Monitoring of Proteus distribution by environmental DNA sampling
(Photo: Gregor Aljančič)
Tular Cave Laboratory (Society for Cave Biology) & partners developed a research tool to overcome the critical problem when determining Proteus occurrence – inaccessibility of its subterranean habitat. This highly efficient, non-invasive and innovative molecular genetic tool helps to detect traces of Proteus environmental DNA (eDNA) by filtering water samples from groundwater (karst springs, wells or caves). Coupled with GIS analysis, the method was implemented to test for the presence of Proteus in new potential localities, regardless of whether or not the animal has been observed there, as well as to verify selected old data on its distribution.
The results of this study offered a complete picture of Proteus distribution within the study area and its most vulnerable parts. Findings were published on 27th March2017 in the journal Scientific Reports: "Environmental DNA in subterranean biology: range extension and taxonomic implications for Proteus" (Read open access article).
Main results of the study (read more in PR announcement)
- The most extensive survey of Proteus distribution ever conducted: 56 karst springs, wells or caves in Slovenia, Bosnia & Herzegovina and Montenegro were sampled and analysed (95 visited).
- A likely presence of Proteus confirmed at seven new sites along the southern limit of its known range.
- First significant extension of Proteus range after 1929: the presence of Proteus documented for the first time in Montenegro.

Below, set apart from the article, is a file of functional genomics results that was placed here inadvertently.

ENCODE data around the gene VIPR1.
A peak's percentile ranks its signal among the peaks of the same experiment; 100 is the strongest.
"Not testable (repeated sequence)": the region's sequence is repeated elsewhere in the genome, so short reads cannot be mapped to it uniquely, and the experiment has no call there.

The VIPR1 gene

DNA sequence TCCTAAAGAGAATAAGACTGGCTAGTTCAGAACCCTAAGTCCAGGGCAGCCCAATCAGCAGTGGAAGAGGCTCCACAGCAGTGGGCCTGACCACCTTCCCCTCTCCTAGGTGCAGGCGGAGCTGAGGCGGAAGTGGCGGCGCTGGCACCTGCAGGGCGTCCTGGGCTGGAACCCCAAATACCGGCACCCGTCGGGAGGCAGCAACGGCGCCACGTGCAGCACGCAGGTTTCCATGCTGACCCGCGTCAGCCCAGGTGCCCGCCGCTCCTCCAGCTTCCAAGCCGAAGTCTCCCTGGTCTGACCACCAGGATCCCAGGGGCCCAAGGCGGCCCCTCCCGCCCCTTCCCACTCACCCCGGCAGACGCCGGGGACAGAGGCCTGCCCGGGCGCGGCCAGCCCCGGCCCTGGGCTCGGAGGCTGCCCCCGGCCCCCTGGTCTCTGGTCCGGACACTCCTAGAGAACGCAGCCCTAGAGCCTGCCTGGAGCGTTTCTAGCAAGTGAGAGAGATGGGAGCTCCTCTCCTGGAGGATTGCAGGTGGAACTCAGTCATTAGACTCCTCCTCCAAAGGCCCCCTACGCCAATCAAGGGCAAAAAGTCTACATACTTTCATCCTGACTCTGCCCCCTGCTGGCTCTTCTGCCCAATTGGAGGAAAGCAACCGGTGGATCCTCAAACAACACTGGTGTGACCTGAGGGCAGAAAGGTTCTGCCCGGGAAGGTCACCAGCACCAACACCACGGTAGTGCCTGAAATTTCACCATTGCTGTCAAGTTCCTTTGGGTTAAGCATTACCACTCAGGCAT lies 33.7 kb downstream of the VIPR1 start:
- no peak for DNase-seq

- A highly specific method was developed to detect the eDNA of the black Proteus morph, which occurs only on 30 km2 in Southeastern Slovenia.
- A major increase in the number of known black Proteus sites since its discovery in 1986: the black Proteus was detected at five new sites, which more than doubled the number of sites of this extremely vulnerable population – basis for an efficient conservation management.
- The eDNA of both black and white Proteus was discovered together in one of the springs, which represents the first evidence that these two populations may be in contact with each other.
The study was organized and conducted by the Tular Cave Laboratory (Society for Cave Biology, Slovenia), in partnership with the Department of Animal Science (Biotechnical Faculty, University of Ljubljana, Slovenia), the Evolutionary Zoology Laboratory (Institute of Biology at the Scientific Research Centre of the Slovenian Academy of Sciences and Arts, Slovenia), the Jeffery Lab (Department of Biology, University of Maryland, USA) and the Department of Life Sciences (University of Trieste, Italy), field work was supported by the Biospeleological Society of Montenegro, the Scientific Research Society Versus (Bosnia & Herzegovina) and Center for Karst and Speleology (Bosnia & Herzegovina).
The study was part of the project “A survey of the distribution of Proteus anguinus by environmental DNA sampling”, co-financed by the Critical Ecosystem Partnership Fund, BirdLife International and DOPPS (CEPF GEM No. 45), and the project “With Proteus we share dependence on groundwater”, financed by the EEA Financial Mechanism and the Norwegian Financial Mechanism 2009-2014 (SI03-EEA2013/MP-17).
Program of the International workshop “Conservation of cave biodiversity in Southeast Dinaric Karst” (Shkodër, Albania, 26. 10. 2016; PDF: 0,49KB)
The study was part of projects:
I. "Monitoring of Proteus anguinus by environmental DNA sampling" (2013-2014)